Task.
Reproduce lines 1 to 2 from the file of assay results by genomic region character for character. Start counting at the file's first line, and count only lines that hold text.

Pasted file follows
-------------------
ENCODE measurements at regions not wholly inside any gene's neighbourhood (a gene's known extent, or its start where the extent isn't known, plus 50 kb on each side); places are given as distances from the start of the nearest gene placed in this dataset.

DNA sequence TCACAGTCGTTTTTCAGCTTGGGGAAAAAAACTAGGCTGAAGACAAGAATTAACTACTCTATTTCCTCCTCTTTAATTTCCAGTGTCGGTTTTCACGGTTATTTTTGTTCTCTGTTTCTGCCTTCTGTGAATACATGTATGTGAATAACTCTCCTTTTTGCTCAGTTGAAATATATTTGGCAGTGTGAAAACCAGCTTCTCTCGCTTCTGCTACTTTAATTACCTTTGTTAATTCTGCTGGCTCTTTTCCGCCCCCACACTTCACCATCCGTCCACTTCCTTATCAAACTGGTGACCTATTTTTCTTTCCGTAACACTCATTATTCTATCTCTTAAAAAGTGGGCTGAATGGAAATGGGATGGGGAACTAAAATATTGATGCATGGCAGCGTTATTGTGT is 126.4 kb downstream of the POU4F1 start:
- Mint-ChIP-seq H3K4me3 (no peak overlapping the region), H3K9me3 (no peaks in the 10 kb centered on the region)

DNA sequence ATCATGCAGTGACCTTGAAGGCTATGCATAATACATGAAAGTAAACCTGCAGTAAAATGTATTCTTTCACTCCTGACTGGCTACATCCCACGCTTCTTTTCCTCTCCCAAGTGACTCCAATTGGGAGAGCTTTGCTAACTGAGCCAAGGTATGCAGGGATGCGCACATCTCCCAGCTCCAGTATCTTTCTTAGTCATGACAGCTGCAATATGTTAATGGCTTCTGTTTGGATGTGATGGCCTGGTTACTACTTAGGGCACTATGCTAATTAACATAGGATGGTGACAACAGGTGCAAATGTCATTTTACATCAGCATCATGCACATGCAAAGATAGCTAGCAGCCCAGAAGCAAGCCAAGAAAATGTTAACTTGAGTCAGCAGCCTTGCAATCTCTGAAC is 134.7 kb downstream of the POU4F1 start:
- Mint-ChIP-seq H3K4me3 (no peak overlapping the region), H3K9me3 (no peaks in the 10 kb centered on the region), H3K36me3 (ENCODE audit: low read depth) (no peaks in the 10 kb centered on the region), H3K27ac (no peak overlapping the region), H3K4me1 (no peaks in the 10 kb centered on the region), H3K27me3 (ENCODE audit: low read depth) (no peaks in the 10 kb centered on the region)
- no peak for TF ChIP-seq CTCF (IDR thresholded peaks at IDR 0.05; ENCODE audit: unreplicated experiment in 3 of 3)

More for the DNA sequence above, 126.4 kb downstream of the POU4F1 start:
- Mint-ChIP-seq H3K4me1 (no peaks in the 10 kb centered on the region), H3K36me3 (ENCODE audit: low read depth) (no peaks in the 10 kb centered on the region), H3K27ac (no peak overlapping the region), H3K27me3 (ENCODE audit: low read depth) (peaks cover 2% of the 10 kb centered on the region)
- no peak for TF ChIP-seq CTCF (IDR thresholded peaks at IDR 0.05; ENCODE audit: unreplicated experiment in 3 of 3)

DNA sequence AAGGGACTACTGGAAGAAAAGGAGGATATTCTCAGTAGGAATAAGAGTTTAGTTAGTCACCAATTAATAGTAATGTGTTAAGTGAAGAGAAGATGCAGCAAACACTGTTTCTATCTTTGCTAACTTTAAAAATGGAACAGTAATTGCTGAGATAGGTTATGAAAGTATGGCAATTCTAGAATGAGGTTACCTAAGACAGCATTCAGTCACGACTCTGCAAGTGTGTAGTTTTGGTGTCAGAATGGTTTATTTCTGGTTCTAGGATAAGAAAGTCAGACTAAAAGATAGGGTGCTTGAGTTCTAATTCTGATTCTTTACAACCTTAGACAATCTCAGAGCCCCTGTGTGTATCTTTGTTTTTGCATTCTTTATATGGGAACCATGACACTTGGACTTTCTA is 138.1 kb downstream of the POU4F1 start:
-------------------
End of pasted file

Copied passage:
ENCODE measurements at regions not wholly inside any gene's neighbourhood (a gene's known extent, or its start where the extent isn't known, plus 50 kb on each side); places are given as distances from the start of the nearest gene placed in this dataset.

DNA sequence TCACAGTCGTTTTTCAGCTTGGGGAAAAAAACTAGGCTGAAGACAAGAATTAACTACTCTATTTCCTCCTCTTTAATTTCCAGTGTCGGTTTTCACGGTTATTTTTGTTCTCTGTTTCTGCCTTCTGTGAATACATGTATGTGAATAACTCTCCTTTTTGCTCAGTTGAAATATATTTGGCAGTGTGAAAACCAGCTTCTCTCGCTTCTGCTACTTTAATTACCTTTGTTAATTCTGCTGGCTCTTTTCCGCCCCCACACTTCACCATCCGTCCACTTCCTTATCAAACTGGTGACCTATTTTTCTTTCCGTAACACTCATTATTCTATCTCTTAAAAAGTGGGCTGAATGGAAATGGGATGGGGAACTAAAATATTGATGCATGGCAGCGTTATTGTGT is 126.4 kb downstream of the POU4F1 start: